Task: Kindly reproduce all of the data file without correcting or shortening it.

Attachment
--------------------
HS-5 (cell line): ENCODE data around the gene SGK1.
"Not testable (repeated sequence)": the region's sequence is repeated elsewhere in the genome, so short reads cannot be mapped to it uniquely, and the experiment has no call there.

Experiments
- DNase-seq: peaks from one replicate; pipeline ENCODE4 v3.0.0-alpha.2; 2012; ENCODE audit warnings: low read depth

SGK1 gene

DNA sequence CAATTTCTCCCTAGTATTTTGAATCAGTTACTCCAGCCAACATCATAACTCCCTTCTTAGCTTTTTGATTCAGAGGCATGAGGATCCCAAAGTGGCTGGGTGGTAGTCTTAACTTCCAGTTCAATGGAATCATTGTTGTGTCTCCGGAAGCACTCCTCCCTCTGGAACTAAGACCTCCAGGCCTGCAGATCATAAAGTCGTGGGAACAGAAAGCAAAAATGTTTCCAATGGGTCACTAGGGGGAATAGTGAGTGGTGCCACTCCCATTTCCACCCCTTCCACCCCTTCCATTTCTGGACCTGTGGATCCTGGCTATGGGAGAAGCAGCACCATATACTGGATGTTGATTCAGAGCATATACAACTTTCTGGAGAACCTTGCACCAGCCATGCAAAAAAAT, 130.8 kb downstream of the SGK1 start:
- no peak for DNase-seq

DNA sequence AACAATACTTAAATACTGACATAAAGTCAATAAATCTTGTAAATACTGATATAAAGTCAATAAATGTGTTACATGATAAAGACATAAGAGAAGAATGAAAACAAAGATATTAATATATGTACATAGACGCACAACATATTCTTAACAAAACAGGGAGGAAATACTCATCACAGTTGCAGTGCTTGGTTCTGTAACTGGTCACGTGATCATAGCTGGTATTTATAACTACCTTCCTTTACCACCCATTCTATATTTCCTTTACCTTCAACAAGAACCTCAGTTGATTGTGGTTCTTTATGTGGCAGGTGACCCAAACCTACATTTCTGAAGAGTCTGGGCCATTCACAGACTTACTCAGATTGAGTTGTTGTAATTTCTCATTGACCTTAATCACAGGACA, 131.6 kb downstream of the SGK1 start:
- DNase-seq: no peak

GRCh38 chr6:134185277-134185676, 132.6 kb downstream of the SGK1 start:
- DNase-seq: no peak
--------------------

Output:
HS-5 (cell line): ENCODE data around the gene SGK1.
"Not testable (repeated sequence)": the region's sequence is repeated elsewhere in the genome, so short reads cannot be mapped to it uniquely, and the experiment has no call there.

Experiments
- DNase-seq: peaks from one replicate; pipeline ENCODE4 v3.0.0-alpha.2; 2012; ENCODE audit warnings: low read depth

SGK1 gene

DNA sequence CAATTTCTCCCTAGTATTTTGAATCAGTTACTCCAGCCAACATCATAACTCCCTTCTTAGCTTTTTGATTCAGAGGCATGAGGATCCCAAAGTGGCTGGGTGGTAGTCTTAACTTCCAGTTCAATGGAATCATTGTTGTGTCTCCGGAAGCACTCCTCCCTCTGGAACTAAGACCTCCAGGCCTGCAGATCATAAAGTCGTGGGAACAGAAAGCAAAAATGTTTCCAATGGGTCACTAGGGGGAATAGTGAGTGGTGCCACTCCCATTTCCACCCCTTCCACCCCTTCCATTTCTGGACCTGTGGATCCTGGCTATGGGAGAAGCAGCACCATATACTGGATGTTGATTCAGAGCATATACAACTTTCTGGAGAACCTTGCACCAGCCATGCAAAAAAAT, 130.8 kb downstream of the SGK1 start:
- no peak for DNase-seq

DNA sequence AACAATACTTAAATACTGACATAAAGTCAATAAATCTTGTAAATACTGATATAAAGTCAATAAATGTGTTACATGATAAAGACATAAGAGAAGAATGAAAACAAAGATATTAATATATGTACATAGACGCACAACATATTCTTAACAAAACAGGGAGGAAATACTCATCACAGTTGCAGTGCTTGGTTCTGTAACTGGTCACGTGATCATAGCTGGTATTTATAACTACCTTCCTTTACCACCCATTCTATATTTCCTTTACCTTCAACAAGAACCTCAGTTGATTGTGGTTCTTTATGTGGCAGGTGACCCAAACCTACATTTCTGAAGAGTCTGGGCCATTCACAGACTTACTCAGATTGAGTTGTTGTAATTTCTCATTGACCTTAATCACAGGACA, 131.6 kb downstream of the SGK1 start:
- DNase-seq: no peak

GRCh38 chr6:134185277-134185676, 132.6 kb downstream of the SGK1 start:
- DNase-seq: no peak